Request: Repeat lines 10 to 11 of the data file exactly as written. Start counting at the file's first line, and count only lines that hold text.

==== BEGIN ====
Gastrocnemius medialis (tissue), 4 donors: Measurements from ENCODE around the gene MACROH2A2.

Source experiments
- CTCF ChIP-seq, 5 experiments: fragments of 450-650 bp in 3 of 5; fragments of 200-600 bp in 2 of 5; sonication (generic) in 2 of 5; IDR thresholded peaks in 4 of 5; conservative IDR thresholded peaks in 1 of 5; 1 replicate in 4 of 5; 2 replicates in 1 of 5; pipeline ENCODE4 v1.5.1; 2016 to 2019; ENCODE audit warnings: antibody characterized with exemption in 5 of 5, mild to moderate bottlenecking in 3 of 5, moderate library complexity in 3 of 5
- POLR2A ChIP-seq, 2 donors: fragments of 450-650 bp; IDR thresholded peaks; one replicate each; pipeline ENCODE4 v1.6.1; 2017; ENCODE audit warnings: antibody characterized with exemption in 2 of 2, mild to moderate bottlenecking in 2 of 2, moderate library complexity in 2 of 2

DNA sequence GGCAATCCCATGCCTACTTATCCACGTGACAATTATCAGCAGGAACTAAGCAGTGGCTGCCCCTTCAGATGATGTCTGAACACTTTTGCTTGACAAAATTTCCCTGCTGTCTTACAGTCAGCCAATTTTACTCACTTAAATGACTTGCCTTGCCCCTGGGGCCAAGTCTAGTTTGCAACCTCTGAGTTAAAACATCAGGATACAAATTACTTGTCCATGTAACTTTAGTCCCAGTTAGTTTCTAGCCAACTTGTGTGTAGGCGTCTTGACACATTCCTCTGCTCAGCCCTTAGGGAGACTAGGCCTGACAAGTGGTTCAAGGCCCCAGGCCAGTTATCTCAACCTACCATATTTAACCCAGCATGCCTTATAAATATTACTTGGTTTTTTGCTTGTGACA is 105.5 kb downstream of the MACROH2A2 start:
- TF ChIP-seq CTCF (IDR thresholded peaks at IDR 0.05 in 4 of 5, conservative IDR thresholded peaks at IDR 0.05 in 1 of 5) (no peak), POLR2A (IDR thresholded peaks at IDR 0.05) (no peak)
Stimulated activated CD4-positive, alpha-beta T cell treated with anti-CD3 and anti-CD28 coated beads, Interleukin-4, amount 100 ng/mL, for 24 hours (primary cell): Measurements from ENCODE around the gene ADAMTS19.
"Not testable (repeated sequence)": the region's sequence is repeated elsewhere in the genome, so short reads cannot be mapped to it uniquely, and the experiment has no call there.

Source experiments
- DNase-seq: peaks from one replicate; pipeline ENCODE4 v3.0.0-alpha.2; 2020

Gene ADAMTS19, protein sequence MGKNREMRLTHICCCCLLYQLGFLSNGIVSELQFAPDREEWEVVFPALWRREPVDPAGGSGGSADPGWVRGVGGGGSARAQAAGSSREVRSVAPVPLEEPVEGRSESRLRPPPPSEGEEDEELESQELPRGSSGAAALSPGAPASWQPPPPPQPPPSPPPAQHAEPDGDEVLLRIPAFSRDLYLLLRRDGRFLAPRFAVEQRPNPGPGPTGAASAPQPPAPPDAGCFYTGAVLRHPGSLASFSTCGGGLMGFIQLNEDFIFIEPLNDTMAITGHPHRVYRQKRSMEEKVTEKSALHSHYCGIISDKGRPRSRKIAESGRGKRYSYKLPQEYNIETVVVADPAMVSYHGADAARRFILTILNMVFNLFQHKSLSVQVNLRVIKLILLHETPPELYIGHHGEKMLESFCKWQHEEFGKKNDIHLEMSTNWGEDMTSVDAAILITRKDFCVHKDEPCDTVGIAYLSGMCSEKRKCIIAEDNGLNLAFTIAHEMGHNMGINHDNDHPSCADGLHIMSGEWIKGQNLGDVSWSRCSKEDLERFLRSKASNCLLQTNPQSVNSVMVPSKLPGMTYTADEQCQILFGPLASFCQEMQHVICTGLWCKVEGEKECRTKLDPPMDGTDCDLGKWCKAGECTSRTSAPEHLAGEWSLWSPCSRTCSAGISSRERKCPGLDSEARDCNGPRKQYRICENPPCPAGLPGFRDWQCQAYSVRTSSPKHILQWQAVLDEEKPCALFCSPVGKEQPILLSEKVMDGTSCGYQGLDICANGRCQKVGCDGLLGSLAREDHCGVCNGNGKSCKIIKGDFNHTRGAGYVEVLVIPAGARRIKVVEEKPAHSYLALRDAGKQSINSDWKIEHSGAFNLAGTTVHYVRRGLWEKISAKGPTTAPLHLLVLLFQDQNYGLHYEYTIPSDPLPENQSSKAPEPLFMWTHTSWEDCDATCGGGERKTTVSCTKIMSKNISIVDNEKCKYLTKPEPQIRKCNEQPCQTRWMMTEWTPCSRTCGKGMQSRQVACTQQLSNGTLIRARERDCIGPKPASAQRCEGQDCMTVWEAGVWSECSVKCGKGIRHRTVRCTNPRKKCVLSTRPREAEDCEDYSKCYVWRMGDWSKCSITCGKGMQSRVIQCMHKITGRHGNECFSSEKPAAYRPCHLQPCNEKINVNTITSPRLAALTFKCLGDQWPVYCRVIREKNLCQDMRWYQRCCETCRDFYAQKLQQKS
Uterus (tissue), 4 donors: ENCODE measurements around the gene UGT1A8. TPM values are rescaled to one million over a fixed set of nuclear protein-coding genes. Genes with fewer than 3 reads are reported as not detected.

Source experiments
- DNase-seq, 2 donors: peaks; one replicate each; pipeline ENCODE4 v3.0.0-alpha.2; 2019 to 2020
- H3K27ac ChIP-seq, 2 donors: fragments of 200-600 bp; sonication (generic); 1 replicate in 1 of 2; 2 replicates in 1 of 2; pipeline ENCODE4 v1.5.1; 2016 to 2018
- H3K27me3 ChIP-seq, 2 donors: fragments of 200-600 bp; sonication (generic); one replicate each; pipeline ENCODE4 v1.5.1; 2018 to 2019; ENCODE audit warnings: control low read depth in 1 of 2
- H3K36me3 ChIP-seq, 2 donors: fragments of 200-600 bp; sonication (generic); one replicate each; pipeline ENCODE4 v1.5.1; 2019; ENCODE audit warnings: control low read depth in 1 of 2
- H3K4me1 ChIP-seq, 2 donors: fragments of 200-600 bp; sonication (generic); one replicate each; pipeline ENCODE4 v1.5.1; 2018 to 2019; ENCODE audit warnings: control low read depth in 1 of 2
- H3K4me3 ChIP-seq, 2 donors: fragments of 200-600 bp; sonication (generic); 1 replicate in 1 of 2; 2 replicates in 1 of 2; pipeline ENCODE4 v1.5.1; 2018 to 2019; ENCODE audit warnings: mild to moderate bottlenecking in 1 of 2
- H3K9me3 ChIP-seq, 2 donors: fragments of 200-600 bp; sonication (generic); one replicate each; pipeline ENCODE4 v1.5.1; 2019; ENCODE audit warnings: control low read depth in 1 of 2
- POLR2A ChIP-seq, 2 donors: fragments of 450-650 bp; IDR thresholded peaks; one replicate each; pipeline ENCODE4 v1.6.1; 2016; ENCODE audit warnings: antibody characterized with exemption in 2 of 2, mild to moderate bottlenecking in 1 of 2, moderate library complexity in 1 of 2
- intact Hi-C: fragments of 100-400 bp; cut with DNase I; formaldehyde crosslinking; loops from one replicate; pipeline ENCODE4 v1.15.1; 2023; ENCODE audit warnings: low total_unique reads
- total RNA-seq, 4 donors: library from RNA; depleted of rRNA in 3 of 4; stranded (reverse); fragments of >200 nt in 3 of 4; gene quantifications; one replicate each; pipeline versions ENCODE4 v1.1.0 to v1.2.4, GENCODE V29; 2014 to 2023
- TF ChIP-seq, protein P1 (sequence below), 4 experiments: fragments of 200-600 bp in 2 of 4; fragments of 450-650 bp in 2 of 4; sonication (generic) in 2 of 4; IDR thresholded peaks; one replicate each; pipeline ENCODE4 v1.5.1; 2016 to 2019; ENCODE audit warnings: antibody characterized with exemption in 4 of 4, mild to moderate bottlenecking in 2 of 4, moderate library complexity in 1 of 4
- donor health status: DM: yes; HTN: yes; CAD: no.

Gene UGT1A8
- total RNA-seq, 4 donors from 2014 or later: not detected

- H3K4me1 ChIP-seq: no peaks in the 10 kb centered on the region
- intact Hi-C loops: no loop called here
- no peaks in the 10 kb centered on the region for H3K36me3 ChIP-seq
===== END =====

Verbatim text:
- DNase-seq: peaks from one replicate; pipeline ENCODE4 v3.0.0-alpha.2; 2020

Gene ADAMTS19, protein sequence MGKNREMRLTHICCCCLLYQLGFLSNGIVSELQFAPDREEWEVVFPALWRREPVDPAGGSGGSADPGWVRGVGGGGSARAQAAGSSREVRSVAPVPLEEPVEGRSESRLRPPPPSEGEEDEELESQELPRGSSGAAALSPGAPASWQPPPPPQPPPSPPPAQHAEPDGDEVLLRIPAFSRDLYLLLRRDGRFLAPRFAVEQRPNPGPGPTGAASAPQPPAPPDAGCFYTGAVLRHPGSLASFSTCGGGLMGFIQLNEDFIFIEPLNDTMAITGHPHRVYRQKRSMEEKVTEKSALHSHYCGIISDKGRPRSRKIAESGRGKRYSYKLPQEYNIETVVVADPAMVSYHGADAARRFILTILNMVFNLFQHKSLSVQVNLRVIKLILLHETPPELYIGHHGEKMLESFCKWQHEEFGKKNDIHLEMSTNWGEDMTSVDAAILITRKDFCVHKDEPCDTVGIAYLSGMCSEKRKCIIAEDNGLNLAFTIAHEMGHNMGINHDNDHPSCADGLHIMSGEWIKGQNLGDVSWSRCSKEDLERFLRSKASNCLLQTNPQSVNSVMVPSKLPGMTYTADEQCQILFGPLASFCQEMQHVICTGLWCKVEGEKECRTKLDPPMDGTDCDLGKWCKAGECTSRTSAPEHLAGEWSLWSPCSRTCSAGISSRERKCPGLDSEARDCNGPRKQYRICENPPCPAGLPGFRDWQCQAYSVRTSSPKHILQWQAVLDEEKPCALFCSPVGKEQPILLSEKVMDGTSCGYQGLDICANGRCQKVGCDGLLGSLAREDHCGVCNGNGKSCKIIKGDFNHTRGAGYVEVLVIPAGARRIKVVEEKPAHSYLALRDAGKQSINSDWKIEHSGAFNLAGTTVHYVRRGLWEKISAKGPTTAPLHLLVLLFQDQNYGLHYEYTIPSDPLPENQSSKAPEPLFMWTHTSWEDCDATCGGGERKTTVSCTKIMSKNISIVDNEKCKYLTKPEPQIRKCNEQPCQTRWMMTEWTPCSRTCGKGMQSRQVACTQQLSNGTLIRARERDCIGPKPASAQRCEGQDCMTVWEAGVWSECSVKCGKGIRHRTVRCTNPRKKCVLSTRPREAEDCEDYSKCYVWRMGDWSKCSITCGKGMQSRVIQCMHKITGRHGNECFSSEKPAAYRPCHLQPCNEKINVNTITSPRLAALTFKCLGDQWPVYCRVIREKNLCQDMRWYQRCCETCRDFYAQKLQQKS